While it’s been touted by some energy experts as a so-called “bridge” to help slash carbon emissions, a new study suggests that a commitment to nuclear power may in fact be a path towards climate failure. For their study, researchers at the University of Sussex and the Vienna School of International Studies grouped European countries by levels of nuclear energy usage and plans, and compared their progress with part of the European Union’s 2020 Strategy. The researchers found that “progress in both carbon emissions reduction and in adoption of renewables appears to be inversely related to the strength of continuing nuclear commitments.” For the study, the authors looked at three groupings. First is those with no nuclear energy. Group 1 includes Denmark, Ireland and Portugal. Group 2, which counts Germany and Sweden among its members, includes those with some continuing nuclear commitments, but also with plans to decommission existing nuclear plants. The third group, meanwhile, includes countries like Hungary and the UK which have plans to maintain current nuclear units or even expand nuclear capacity. “With reference to reductions in carbon emissions and adoption of renewables, clear relationships emerge between patterns of achievement in these 2020 Strategy goals and the different groupings of nuclear use,” they wrote. For non-nuclear Group 1 countries, the average percentage of reduced emissions was 6 percent and they had an average of a 26 percent increase in renewable energy consumption. Group 2 had the highest average percentage of reduced emissions at 11 percent and they also boosted renewable energy to 19 percent. Pro-nuclear Group 3, meanwhile, had their emissions on average go up 3 percent and they had the smallest increase in renewable shares—16 percent.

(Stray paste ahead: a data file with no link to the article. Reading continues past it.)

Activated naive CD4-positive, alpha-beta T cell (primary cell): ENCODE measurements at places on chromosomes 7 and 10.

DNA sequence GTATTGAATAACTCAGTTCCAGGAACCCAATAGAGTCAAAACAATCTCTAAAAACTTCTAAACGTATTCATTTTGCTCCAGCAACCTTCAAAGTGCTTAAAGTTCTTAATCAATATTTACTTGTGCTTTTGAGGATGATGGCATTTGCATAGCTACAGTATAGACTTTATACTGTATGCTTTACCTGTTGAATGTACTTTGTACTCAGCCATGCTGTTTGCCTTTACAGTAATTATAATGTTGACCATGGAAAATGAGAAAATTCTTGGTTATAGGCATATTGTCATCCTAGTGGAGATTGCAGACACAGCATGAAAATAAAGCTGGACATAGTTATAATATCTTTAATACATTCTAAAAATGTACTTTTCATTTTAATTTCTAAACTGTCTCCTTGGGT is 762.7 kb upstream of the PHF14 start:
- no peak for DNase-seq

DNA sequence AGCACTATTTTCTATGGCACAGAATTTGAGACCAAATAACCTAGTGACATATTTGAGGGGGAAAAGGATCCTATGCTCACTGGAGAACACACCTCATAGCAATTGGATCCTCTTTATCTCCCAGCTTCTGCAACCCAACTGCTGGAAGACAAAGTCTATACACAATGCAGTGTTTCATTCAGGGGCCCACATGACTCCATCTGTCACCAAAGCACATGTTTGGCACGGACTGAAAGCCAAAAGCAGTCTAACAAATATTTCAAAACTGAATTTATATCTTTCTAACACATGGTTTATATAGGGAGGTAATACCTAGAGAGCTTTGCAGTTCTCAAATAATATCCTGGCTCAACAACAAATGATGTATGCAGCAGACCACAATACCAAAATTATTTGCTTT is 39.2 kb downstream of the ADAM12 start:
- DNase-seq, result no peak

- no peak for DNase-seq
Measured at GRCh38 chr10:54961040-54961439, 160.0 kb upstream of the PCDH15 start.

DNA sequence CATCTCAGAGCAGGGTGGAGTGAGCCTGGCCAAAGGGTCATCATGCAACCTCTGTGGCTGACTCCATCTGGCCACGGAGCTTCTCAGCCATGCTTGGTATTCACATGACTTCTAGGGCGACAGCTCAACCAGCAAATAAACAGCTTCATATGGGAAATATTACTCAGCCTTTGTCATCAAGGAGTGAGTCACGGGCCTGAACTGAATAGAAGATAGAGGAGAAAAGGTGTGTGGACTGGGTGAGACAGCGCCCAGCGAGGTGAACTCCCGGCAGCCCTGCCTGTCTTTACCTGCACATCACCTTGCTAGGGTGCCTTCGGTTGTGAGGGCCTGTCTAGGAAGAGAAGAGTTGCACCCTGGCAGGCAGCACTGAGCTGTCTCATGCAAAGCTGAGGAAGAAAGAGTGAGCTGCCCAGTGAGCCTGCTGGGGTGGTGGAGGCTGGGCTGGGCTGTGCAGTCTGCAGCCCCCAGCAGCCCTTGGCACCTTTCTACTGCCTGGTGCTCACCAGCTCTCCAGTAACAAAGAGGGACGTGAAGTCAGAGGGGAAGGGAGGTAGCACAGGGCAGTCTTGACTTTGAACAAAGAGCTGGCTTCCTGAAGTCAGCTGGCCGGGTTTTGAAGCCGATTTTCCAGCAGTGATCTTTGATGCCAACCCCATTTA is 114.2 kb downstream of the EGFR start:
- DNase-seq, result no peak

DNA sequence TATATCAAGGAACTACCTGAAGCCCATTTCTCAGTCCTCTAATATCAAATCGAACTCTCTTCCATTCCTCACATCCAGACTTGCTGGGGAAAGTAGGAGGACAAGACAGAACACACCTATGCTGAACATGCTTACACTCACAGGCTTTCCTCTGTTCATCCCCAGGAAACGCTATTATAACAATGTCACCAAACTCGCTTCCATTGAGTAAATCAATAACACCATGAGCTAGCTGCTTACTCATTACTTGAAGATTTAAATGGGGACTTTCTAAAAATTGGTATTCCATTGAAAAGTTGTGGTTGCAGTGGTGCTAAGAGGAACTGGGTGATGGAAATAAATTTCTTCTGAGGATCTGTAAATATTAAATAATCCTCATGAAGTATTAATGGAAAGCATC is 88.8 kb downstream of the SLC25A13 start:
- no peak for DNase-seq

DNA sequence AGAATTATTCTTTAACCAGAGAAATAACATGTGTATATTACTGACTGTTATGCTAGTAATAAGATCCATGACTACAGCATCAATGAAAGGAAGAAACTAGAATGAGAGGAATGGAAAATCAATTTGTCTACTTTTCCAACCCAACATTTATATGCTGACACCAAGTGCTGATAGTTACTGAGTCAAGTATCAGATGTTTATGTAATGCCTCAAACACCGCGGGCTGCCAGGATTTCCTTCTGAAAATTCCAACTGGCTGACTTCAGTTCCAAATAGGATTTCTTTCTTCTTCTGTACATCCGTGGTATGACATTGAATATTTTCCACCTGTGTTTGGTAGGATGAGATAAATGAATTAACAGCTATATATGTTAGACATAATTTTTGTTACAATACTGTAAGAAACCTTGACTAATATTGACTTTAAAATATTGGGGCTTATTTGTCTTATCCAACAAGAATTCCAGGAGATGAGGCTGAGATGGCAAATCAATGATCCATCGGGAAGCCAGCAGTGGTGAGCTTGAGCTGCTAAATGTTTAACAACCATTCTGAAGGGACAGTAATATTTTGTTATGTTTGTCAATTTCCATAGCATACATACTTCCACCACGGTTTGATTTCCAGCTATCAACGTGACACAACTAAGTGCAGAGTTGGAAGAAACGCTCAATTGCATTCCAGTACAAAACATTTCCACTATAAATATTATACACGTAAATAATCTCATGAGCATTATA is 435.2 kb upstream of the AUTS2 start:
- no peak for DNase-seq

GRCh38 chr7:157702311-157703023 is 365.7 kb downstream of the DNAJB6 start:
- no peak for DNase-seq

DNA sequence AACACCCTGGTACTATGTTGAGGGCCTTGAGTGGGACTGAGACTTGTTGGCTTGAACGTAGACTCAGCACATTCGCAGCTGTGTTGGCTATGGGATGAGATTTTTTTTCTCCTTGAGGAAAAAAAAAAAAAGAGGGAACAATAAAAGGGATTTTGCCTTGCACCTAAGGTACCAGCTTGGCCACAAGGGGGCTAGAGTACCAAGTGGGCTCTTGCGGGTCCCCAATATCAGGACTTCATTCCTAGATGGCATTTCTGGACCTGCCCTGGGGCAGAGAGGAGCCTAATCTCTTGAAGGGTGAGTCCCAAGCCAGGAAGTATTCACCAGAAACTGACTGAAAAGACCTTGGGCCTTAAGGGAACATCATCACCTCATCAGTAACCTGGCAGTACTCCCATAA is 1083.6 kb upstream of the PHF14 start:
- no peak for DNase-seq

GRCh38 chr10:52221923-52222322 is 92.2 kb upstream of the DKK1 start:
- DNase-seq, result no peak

Ecowatch 23rd Aug 2016 read more »
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